• High dosage of barbiturate anesthetic agents.
ECT may result in anterograde or retrograde amnesia. Such post-treatment amnesia typically dissipates over time; however, incomplete recovery is possible. In rare cases, patients may experience permanent memory loss or permanent brain damage.
Other serious adverse events have occurred, including adverse reaction to anesthetic agents neuromuscular blocking agents; adverse skin reactions (e.g., skin burns); cardiac complications, including arrhythmia, ischemia/infarction (i.e., heart attack), acute hypertension, hypotension, and stroke; cognition and memory impairment; brain damage; dental/oral trauma; general motor dysfunction; physical trauma (i.e., if inadequate supportive drug treatment is provided to mitigate unconscious violent movements during convulsions); hypomanic or manic symptoms (e.g., treatment emergent mania, postictal delirium or excitement); neurological symptoms (e.g., paresthesia, dyskinesias); tardive seizures; prolonged seizures; non-convulsive status epilepticus; pulmonary complications (e.g., aspiration/inhalation of foreign material, pneumonia, hypoxia, respiratory obstruction such as laryngospasm, pulmonary embolism, prolonged apnea); visual disturbance; auditory complications; onset/exacerbation of psychiatric symptoms; partial relief of depressive anergia enabling suicidal behavior; homicidality; substance abuse; coma; falls; and device malfunction (creating potential risks such as excessive dose administration).”Somatics Regulatory Update, ECT Device Manufacturer Admits Brain Damage as a Risk of Electroconvulsive Therapy
Electrical Injury can profoundly alter human physiology down to the ionic level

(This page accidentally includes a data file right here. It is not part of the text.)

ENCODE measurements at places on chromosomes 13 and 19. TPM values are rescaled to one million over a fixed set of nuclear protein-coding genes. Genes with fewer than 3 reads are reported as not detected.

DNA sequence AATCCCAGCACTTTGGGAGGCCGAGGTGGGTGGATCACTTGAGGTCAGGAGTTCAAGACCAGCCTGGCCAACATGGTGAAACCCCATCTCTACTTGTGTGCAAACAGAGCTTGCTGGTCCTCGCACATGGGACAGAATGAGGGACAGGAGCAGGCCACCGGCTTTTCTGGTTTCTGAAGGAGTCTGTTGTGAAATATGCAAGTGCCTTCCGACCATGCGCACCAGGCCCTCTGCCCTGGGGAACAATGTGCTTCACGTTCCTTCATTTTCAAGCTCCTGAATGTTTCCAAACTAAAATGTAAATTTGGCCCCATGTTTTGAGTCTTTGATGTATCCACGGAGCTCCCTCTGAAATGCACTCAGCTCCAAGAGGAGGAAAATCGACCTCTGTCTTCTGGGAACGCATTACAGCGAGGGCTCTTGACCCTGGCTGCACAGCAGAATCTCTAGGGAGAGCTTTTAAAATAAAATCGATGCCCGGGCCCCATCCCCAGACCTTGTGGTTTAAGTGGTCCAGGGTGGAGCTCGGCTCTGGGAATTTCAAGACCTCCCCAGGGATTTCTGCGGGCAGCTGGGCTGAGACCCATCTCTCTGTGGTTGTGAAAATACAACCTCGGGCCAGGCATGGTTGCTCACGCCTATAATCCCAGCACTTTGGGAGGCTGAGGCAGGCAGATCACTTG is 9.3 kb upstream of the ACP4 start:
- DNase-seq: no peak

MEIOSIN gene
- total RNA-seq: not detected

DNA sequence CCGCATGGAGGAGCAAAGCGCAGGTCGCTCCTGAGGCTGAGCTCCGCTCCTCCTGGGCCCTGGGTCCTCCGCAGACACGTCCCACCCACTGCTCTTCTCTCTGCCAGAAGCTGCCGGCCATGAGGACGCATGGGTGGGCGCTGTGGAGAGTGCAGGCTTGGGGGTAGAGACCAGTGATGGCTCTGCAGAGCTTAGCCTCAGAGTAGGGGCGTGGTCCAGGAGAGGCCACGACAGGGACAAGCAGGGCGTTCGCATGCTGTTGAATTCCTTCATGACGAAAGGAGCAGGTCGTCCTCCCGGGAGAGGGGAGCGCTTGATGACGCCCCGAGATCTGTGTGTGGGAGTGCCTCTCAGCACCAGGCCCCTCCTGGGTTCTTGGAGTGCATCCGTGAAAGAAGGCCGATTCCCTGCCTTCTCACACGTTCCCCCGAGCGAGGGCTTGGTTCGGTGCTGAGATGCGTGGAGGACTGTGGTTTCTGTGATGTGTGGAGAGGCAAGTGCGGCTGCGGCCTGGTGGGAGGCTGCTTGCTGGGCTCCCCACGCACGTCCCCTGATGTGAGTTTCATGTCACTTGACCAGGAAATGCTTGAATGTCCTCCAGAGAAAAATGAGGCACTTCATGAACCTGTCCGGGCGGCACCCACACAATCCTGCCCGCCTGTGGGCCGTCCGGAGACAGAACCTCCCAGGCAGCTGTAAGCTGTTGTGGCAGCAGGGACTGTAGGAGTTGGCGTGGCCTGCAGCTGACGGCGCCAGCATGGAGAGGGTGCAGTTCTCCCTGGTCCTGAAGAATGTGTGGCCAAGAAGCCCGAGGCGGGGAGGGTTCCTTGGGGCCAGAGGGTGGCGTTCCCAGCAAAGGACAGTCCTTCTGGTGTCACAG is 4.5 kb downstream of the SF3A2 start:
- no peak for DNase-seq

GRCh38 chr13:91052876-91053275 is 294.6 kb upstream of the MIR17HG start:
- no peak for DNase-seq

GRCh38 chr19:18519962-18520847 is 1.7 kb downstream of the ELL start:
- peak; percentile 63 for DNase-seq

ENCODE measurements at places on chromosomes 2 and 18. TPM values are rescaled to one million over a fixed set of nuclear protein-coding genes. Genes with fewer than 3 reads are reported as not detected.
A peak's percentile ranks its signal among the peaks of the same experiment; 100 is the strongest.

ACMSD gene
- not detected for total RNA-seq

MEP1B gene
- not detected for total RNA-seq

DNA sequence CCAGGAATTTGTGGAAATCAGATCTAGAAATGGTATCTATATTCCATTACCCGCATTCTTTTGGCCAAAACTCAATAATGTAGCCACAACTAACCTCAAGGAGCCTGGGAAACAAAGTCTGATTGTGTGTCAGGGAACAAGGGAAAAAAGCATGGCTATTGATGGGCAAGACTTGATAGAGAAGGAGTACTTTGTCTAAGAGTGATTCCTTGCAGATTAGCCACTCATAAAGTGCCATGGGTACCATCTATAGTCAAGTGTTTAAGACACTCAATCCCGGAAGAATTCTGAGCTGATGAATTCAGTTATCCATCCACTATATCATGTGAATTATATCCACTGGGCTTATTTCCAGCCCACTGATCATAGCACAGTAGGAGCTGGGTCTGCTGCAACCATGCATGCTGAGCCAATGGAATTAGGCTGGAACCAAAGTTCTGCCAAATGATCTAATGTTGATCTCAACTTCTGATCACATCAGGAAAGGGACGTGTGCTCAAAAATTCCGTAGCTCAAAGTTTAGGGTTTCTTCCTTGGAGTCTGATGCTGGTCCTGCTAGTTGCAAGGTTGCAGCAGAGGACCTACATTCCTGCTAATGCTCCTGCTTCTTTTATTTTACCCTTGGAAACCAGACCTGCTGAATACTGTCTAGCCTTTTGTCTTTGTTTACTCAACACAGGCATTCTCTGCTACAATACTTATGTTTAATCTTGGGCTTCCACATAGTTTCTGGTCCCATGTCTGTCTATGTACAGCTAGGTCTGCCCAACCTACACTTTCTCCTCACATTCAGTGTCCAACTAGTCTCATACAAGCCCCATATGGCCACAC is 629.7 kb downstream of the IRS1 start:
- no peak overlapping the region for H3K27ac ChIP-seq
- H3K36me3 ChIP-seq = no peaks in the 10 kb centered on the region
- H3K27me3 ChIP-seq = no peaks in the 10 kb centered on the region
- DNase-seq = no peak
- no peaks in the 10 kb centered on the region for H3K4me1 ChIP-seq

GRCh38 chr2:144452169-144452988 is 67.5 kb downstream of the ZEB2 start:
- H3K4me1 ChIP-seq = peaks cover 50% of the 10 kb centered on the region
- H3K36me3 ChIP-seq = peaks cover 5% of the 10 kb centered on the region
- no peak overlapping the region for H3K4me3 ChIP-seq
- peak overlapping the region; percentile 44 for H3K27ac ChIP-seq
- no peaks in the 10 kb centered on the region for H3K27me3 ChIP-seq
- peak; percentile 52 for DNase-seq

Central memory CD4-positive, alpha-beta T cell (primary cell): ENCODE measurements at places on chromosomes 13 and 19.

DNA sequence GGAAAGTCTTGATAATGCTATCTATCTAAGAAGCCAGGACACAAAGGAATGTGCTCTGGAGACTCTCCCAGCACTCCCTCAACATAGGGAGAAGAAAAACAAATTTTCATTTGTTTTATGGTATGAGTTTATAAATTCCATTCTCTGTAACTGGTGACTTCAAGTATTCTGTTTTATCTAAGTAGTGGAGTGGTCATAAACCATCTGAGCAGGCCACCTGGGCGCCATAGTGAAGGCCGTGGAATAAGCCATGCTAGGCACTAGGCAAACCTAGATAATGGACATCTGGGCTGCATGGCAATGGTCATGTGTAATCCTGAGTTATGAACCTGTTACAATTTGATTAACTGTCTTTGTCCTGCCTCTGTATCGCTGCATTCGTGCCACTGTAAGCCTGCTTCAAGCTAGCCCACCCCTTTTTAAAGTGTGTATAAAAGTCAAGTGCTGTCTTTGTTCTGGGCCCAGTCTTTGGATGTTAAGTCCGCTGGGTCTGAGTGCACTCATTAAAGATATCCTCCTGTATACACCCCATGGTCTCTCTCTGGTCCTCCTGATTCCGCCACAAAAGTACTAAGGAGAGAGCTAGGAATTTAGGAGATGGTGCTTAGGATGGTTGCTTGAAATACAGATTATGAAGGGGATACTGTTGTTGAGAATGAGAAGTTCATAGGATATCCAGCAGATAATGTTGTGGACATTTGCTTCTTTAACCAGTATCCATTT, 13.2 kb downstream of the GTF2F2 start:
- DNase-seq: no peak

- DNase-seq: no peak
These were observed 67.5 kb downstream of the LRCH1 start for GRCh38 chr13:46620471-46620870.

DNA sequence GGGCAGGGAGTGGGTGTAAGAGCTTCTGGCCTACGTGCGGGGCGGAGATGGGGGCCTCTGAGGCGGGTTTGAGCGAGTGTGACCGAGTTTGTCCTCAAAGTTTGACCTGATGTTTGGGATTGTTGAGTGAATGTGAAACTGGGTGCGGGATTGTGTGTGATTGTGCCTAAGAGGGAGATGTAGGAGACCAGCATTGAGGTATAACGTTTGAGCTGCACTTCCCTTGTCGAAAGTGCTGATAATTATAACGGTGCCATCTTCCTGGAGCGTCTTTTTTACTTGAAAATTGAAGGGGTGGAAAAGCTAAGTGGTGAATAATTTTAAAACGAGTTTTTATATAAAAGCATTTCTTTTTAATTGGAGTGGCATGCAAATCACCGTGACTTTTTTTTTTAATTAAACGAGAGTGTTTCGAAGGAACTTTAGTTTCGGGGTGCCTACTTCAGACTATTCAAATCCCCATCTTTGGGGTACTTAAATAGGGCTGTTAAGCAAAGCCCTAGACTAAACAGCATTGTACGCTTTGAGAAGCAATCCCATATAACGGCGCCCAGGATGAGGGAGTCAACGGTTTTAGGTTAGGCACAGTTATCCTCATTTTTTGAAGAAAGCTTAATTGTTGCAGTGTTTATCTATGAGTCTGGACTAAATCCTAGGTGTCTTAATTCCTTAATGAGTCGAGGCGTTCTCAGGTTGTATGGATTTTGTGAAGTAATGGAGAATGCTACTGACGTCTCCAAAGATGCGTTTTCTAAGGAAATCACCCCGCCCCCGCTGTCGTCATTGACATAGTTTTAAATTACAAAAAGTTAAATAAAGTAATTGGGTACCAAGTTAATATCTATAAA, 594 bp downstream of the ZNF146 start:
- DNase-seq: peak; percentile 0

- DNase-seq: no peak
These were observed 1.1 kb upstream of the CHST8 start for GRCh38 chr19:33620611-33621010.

ECT recipients report serious physiological symptoms related to acute potassium drops. Doctors unfamiliar with cardiac and neuromuscular channelopathies assume symptoms caused by electrolyte dysregulation are psychosomatic in nature.
Mrs. Shafran had ECT in the 1960s which leads me to wonder if there’s a link between prior electrical exposure and her emotional decline following the use of a bronchodilator prescribed for her respiratory distress years later.
We can only speculate on her case. What we do know is electrical injury has many immediate and long term consequences that are not well known or understood.
Dangers of undiagnosed electrical injury
In addition to dangerous reactions to bronchodilators former ECT recipients report life threatening reactions to other common drugs that act on potassium, calcium and sodium ion channels. These include over-the-counter allergy medications like Benadryl and Allegra and local anesthetics such as lidocaine.
Our doctors never would have linked these reactions to ECT. Our lives were endangered by their lack of knowledge. In some cases our symptoms were dismissed as psychiactric instead of physiological and we were denied proper medical intervention.
There are so many things we can’t know about Mrs. Shafran’s experience, but we do know the same ignorance of the effects of ECT that led to her injuries still exist today, exposing present day ECT recipients to immediate and long-term risks.
Doctors are dangerously unaware of the consequences of electrical injury
- Psychiatrists providing ECT aren’t required to understand pathophysiology of repeated exposure to high (bipolar-pulsed) electric fields nor do they have training in Physics to distinguish between ECT settings (pulsed electric fields).